Gun math you should have learned on Sesame Street

Two horrible mass shootings in a short amount of time this past weekend in El Paso and Dayton have unleashed the normal bad arguments and excuses. This a quick post about how to parse the worst ideas from the better ones. It starts with an annoying but important earworm from Sesame Street:

One of these things is not like the others;
One of these things just doesn’t belong;
Can you tell which thing is not like the others
By the time I finish my song?

I have written several posts over the last 20 months about the statistics of gun violence, and I recognize that correlation versus causation can be a difficult concept. But my Twitter feed today is filled with “causes” that just aren’t, and that Sesame Street song can help you figure this out.

The method is simple: before advancing your favorite “cause” of gun violence in the United States, first ask yourself whether this “cause” exists in other countries that are not experiencing our levels of gun violence. Look instead for places where the U.S. experience of gun violence “sticks out,” where “one of these things is not like the other.” Here are a few “causes” that show up as fallacious in this test:

Mental illness. It is a problem in the U.S. But mental illness is common across the developed world, where gun violence rates are tiny fraction of the U.S. rate. If there is any significance here, it is that several other countries, through truly universal and comprehensive healthcare systems, are far more effective in addressing mental illness than we are. The reality is that mentally ill people are more likely the victims, rather than the perpetrators of gun violence. So, a solid “Buzz, you’re wrong!” here. [1]

Video games. I don’t like violent video games and don’t play them. But they are universal across the developed world. There simply is no significant correlation here.

The decline of religion and the traditional family. It is usually fundamentalist Christians making this argument. I consider myself a Christian, but having lived in Europe where active membership in a religious community has been going down for decades, I see no statistics correlating this with increases in lawlessness or violence. Indeed, the most religiously “fundamental” places in the U.S. do have a correlation with higher levels of violence.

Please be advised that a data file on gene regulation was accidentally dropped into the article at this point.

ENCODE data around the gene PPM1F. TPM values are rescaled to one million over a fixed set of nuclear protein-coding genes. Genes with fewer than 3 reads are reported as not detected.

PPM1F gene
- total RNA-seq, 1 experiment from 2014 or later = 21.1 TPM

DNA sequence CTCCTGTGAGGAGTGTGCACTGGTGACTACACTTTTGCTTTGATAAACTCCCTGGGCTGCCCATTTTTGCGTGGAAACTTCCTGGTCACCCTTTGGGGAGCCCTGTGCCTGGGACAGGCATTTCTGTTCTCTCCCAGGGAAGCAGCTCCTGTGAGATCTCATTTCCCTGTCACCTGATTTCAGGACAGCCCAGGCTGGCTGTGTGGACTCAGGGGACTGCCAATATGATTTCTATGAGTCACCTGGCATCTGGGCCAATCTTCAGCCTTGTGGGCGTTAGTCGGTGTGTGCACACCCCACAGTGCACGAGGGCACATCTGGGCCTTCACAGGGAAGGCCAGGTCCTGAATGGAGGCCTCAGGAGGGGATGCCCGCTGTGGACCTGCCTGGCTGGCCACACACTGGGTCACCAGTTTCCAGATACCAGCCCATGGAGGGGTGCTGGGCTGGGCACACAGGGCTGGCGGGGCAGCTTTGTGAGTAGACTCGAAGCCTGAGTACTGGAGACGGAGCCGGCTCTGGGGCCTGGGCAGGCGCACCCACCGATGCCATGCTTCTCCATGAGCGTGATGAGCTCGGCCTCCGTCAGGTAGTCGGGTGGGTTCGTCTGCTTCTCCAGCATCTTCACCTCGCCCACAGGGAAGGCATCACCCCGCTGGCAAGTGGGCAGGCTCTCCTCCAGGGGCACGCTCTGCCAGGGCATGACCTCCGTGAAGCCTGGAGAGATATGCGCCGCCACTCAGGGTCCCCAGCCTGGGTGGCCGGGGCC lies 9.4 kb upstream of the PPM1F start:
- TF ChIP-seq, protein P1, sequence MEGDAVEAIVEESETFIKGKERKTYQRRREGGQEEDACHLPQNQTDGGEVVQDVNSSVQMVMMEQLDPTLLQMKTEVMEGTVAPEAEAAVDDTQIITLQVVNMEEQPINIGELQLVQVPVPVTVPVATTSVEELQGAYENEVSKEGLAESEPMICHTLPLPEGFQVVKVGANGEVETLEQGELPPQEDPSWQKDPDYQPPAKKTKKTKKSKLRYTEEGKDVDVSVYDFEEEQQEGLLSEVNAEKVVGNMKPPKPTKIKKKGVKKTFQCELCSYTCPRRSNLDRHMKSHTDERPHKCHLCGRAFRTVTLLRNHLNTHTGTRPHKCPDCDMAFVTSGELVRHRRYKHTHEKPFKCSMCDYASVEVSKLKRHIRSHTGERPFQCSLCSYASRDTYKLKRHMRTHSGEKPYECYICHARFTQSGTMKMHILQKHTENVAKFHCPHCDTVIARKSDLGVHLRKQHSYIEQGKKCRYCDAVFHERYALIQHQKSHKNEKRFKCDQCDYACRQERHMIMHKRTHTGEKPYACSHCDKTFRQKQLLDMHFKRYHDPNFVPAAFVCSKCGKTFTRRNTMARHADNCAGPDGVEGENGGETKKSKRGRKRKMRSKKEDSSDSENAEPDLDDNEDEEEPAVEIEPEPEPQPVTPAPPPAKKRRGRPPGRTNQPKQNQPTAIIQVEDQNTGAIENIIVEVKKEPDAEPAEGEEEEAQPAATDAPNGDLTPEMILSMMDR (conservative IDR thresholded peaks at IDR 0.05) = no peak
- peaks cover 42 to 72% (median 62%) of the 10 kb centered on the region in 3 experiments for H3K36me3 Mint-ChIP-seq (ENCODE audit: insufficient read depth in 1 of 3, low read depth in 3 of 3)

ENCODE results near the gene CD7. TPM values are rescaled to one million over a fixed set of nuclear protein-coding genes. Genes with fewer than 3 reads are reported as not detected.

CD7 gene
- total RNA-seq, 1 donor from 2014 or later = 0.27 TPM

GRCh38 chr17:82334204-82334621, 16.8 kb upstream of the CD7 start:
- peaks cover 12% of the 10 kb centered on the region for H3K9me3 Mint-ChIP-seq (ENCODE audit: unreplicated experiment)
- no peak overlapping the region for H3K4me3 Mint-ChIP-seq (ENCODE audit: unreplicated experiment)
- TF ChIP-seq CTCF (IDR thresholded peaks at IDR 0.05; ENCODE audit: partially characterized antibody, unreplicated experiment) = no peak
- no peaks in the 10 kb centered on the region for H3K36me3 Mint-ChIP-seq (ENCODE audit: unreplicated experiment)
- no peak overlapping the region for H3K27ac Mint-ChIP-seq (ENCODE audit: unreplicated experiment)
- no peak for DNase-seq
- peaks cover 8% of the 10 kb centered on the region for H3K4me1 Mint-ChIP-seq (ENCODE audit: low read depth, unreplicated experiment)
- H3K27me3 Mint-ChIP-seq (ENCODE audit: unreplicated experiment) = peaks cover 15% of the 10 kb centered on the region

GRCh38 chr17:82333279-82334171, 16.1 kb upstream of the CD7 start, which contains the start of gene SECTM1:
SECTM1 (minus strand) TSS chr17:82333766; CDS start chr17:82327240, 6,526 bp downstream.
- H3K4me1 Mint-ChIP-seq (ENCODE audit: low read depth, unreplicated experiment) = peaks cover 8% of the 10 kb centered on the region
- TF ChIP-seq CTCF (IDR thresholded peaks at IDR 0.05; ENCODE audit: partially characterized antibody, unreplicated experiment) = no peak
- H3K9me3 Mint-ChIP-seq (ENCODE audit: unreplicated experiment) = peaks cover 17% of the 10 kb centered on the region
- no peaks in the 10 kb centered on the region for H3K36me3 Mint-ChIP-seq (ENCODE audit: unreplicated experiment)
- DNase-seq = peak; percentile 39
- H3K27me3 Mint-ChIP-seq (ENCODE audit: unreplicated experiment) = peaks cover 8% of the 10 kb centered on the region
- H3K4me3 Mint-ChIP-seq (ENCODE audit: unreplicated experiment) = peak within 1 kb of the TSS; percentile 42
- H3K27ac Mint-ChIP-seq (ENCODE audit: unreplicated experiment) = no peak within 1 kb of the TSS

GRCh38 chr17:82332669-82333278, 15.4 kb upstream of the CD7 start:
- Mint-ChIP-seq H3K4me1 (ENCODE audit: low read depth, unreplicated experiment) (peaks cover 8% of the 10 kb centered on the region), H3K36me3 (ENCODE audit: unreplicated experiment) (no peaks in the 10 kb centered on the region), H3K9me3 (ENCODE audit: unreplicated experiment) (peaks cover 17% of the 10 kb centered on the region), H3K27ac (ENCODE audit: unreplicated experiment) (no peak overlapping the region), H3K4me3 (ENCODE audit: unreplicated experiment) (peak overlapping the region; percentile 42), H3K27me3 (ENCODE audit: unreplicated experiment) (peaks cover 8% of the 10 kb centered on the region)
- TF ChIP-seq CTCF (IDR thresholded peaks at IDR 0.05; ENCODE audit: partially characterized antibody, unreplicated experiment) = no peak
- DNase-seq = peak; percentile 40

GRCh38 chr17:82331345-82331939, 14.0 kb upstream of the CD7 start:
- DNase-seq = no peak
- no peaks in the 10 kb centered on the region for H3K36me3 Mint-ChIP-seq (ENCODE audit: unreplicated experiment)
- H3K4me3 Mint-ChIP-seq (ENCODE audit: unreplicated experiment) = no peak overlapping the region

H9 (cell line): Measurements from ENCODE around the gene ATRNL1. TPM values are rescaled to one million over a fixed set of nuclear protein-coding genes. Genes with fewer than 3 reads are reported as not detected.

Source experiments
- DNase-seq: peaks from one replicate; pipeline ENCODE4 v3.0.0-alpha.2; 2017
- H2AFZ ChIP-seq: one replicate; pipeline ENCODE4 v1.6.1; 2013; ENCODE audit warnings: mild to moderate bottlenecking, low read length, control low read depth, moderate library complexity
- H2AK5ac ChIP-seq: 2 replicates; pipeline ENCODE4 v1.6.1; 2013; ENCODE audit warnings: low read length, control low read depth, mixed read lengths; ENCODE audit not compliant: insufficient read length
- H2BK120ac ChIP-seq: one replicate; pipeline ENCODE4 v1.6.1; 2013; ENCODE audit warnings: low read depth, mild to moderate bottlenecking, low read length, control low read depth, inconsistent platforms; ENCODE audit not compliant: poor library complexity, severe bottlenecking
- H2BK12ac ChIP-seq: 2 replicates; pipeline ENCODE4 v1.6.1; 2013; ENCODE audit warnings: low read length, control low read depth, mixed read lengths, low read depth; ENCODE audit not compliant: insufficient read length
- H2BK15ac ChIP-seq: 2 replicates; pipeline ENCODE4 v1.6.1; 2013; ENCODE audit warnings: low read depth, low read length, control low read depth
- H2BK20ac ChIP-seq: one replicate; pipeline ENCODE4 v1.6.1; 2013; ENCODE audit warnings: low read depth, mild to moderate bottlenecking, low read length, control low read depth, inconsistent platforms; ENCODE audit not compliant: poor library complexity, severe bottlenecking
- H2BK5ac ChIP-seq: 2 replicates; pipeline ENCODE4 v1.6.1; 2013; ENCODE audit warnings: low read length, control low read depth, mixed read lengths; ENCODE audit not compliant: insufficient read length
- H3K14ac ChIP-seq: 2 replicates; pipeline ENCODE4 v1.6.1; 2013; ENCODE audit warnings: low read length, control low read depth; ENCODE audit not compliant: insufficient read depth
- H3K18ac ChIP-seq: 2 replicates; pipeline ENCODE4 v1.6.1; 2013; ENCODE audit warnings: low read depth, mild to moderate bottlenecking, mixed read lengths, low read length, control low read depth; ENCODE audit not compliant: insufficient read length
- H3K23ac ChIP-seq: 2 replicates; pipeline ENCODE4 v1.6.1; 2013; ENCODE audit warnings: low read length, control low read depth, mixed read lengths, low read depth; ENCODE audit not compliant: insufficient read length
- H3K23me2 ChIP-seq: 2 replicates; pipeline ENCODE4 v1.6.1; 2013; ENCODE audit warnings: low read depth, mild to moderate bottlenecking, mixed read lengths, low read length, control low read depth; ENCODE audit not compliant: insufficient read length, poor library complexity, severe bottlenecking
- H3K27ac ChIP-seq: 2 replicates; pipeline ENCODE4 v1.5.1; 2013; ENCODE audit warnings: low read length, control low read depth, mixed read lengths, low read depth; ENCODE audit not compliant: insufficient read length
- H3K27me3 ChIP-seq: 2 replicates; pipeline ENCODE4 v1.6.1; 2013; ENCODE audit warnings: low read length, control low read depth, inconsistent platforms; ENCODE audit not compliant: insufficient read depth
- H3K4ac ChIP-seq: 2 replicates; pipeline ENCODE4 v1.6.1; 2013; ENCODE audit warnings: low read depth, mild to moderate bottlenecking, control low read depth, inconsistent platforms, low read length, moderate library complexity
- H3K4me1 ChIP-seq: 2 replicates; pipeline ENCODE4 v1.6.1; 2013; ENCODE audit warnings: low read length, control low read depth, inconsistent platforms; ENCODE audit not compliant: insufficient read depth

“Illegal” immigrant gangs. As I have recently noted, presenting oneself for asylum at the border is never a crime under international law, and first-time entry into the U.S. without a proper visa is a low-level misdemeanor (making our current treatment of these men, women and children even more profane). Add to that the large body of evidence of zero or negative correlation between undocumented aliens and crime rates. Gun violence among “legal” Americans is correlated with other types of crime, but the racially-infused anti-immigrant hate is very much misdirected.

So, what are the correlations with gun violence?

I have covered these in detail in other posts with supporting evidence, but the high correlation factors are these:

Guns owned per household. I have made this case in several posts, but guns appear to “go off” at a very predictable rate eerily similar to the mathematics of a classic random lottery, because that is what they are designed to do. And people die as a result.

“High-lethality” gun and ammunition ownership rates. The recent Dayton, Ohio, mass shooting involved a particular large-capacity ammunition clip and the number of people killed within a very short amount of time was a direct result of that configuration. Guns that are designed to cause as much damage as possible do exactly that. We endlessly debate the language of “assault rifle” but gun industry design and marketing research possesses tons of data on what are effectively “lethality effectiveness rates” for the weapons and ammunition they sell. These are the relevant data in this debate.

Gun training and security. Countries that do have high per-capita gun ownership rates, like Switzerland, also have very tight laws regarding registration, training, and the maintenance of a secure location for firearms, as well as heavy restrictions on “high-lethality” weapons. All, regulations you might find, unsurprisingly, in a “well regulated militia” should we ever choose to fulfill that constitutional requirement.

Suicide rates. I have written in the past about an Army study that demonstrated the wide variance in suicide rates among its bases worldwide (an amazing and troubling 10 to 1 comparing worst to best practice) is primarily due to the availability of off-duty weapons. Outside of the military as well, suicide by gun is most correlated not with mental illness, but rather with easy gun availability at one’s weakest moments.

Genetics. I don’t give credence to most “men vs. women” arguments in public policy (most are fallacious), but “the data don’t lie!” The large majority (~85%) of domestic homicides are perpetrated by humans with “XY” chromosomes (cough, cough, men) and the sizable majority of the victims (~72%) have “XX” chromosomes (women). [2] We are so inured to this reality that we assume that “this is just the way it is,” but let me suggest that there is a constitutional “equal protection” argument to be made here.

There you have it. Some stuff is “like the other” and some stuff isn’t. Research the difference.


Notes:

  1. I addressed this last year more comprehensively in a post entitled, The “mentally-ill shooter” fallacy.
  2. Kivisto, Aaron J., et al., “Firearm Ownership and Domestic Versus Nondomestic Homicide in the U.S.”, American Journal of Preventive Medicine, 22 July, 2019.

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